Township program aims to help low-income seniors
Posted December 4, 2013
BLOOMFIELD TOWNSHIP — For low-income seniors in need of minor home repairs that address safety concerns, energy-efficiency or code violations, help could be just a phone call away.
Following the Board of Trustees’ approval of $46,348 in federal Community Development Block Grant funds for the 2014 project year, Bloomfield Township Senior Services is encouraging people older than 60 to apply for the Minor Home Repair program for assistance with any number of items, from appliance replacement to tree removal.
BTSS Director Christine Tvaroha said there have been a number of outreach efforts to secure more applicants for the Minor Home Repair program.
“We have raised the income levels to highest allowable by the county so that we could serve more households, and we have also been pursuing referrals from the Assessing Department and the treasurer,” she said.
“Building and code officials are familiar with our program, and they make referrals when they note properties in need of assistance.”
In order to be eligible for the Minor Home Repair program, the homeowner must be older than 60 and have an income of no more than $34,950 for a one-person household or $39,950 for a two-person household.
Eligible projects include:
• Repairs to furnaces, roofs, siding, chimneys, porches and stairs, and electrical and plumbing water/waste repairs.
• Replacing water heaters, disposals, toilets, faucets, light fixtures, entrance doors, locks, handrails, sidewalks, driveways, gutters, weather stripping and garage doors.
• Removing architectural barriers, large items or debris, and dangerous trees or tree limbs.
• Correcting single code violations.
There is a $5,00 annual household maximum and a $15,00 lifetime household maximum. Since 2009, 38 home repair projects have been completed, and Tvaroha said the average age of participating homeowners is 79 years, while the average age of the homes is 54 years. The average annual income of participants is $22,400.
The application requires proof of income, residency and home ownership; current property taxes; bank statements; Michigan Homestead property credit claims; current proof of homeowner’s insurance; and the names of all people living at the residence.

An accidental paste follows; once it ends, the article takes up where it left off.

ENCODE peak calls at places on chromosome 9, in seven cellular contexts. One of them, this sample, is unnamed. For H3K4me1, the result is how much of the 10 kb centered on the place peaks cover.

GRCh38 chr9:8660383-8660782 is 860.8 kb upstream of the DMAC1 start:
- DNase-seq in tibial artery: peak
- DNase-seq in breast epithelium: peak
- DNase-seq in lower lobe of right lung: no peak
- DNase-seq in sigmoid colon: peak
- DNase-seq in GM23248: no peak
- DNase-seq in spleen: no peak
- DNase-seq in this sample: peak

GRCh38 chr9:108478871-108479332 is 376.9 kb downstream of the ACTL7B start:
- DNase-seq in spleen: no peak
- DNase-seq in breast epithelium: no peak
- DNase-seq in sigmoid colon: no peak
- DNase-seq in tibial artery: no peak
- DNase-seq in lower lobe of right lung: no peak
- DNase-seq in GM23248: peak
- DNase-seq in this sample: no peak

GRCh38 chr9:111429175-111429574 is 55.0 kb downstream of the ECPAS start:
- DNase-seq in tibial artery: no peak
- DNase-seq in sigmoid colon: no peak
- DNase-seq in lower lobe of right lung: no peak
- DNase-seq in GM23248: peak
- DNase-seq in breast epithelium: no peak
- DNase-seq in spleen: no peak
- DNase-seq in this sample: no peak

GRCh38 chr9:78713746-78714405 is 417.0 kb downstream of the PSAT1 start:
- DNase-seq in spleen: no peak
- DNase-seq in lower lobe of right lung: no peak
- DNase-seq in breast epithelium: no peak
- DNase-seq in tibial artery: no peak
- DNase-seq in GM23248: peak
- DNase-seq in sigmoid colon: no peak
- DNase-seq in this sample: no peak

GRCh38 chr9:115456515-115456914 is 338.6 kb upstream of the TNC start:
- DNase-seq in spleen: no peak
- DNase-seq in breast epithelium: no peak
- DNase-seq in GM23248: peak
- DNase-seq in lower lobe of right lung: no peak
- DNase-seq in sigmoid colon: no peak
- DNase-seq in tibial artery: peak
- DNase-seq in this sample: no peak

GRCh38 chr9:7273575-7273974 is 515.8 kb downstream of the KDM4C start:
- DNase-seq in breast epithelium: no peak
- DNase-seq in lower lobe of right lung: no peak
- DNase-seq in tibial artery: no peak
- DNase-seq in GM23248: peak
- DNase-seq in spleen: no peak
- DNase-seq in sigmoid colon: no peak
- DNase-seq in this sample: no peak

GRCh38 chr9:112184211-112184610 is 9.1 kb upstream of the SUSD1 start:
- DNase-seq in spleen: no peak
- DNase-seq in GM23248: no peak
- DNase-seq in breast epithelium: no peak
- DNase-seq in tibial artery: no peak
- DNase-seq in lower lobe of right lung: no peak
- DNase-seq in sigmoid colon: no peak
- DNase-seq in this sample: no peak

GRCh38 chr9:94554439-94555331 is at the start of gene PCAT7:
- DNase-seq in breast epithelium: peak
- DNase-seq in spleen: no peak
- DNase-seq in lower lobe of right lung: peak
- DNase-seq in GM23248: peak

“There is a detailed process for the application, but we’re very glad to help people with that,” Tvaroha said.
As part of the 2014 CDBG funds, BTSS was allocated $19,800 for its Meals on Wheels program, which, with the help of 100 volunteer drivers, delivered 8,300 meals to township seniors last year. The majority of those seniors were older than 85.
To qualify for Meals on Wheels assistance, seniors must be older than 62 and be unable to leave their homes on their own or without great assistance. They must be present between 10 a.m. and noon Monday through Friday for delivery, and participate in an in-home assessment.
“Meals on Wheels is also part of our safety net and emergency contact protocol. If someone doesn’t answer the door and we’re expecting to deliver to them, we call their family or their neighbor and start that process,” she said.
“We’ve actually been able to help some people that needed assistance.”
The board unanimously approved the $66,212 in total CDBG funds at its Nov. 25 regular meeting.
Supervisor Leo Savoie said Meals on Wheels delivers about 50 meals per day — 250 per week.
“It’s a great program you run,” he said.
For more information on the Minor Home Repair program or Meals on Wheels, call Bloomfield Township Senior Services at (248) 723-3500.
More from C & G Newspapers